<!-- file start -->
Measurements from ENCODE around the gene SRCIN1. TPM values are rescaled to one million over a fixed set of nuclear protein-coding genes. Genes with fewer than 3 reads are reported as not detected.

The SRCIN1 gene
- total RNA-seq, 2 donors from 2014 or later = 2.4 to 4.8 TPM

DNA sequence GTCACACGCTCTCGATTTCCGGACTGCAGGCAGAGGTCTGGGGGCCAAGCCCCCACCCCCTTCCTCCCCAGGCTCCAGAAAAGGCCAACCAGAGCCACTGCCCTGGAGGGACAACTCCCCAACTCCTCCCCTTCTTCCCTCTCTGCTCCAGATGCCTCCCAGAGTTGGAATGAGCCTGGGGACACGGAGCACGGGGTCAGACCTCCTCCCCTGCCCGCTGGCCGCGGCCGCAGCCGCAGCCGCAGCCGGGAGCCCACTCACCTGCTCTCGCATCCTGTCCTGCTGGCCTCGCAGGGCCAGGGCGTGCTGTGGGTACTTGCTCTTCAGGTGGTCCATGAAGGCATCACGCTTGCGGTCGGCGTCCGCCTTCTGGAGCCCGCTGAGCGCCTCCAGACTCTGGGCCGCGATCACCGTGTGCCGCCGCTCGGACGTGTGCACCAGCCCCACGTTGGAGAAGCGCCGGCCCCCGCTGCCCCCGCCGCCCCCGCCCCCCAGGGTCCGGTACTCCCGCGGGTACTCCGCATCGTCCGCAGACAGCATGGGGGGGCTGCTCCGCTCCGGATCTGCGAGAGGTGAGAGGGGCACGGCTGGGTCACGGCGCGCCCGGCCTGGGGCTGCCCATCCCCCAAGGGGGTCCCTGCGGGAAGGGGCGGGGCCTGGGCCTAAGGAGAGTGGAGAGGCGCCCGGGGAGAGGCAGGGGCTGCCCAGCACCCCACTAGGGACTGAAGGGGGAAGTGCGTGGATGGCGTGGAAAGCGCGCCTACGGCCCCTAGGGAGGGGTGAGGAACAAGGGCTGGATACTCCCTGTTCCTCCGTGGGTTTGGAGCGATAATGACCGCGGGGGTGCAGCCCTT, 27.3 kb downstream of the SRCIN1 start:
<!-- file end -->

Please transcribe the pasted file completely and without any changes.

Measurements from ENCODE around the gene SRCIN1. TPM values are rescaled to one million over a fixed set of nuclear protein-coding genes. Genes with fewer than 3 reads are reported as not detected.

The SRCIN1 gene
- total RNA-seq, 2 donors from 2014 or later = 2.4 to 4.8 TPM

DNA sequence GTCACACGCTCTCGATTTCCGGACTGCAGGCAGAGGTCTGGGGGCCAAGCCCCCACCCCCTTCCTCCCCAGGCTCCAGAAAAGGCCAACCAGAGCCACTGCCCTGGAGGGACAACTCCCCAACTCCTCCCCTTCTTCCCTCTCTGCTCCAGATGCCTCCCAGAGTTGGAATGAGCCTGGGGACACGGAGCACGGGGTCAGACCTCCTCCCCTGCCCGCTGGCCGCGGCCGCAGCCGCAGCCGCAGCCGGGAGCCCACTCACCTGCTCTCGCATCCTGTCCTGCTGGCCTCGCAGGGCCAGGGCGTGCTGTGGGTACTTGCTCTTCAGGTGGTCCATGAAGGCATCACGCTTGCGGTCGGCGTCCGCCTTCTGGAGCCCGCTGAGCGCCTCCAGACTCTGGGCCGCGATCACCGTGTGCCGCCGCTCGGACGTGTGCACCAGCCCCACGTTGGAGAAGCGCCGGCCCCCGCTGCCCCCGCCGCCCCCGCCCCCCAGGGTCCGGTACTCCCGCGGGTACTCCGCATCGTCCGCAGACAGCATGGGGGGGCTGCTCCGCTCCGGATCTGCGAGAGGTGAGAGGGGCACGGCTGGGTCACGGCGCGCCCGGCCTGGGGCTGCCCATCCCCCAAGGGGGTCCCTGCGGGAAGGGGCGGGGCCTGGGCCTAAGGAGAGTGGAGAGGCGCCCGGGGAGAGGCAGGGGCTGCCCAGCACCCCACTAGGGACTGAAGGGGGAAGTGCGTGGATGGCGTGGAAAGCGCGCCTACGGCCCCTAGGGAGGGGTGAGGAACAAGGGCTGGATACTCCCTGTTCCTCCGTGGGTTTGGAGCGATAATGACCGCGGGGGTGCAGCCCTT, 27.3 kb downstream of the SRCIN1 start: